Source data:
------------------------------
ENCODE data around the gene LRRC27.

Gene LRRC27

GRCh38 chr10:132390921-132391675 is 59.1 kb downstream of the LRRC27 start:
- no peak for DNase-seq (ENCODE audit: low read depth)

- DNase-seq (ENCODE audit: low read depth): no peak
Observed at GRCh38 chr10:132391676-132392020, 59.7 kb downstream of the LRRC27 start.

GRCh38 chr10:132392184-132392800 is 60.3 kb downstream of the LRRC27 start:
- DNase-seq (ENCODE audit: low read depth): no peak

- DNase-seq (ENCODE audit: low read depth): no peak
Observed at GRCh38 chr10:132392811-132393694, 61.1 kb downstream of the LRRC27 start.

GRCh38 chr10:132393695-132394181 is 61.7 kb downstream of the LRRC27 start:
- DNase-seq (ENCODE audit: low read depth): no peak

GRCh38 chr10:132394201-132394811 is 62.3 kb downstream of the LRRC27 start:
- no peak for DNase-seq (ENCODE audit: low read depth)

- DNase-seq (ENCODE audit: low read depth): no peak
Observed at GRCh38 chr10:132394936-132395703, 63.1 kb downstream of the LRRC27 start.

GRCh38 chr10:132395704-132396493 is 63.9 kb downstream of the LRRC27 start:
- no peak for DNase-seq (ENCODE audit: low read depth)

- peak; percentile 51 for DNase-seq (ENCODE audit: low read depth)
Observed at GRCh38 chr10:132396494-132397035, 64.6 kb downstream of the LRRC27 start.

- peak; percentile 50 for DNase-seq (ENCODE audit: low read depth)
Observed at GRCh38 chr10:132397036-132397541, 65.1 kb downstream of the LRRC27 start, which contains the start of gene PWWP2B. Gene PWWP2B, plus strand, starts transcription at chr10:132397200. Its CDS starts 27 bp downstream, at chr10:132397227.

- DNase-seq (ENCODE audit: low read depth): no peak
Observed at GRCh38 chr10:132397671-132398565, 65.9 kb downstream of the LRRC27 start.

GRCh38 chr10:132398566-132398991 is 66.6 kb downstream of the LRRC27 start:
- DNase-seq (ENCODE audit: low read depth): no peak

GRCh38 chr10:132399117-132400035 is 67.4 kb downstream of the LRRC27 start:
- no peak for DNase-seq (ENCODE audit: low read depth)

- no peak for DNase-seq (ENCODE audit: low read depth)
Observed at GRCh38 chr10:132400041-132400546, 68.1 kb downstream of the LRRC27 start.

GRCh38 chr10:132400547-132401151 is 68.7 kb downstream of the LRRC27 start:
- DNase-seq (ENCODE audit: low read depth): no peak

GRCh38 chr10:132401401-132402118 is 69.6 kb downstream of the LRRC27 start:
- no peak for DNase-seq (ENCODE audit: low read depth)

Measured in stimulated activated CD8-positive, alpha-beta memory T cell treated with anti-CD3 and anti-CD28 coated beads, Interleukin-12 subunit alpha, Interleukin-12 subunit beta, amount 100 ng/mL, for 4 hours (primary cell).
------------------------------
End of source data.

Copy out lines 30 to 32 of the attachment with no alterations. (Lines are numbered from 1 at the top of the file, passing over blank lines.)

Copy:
Observed at GRCh38 chr10:132400041-132400546, 68.1 kb downstream of the LRRC27 start.

GRCh38 chr10:132400547-132401151 is 68.7 kb downstream of the LRRC27 start:
- DNase-seq (ENCODE audit: low read depth): no peak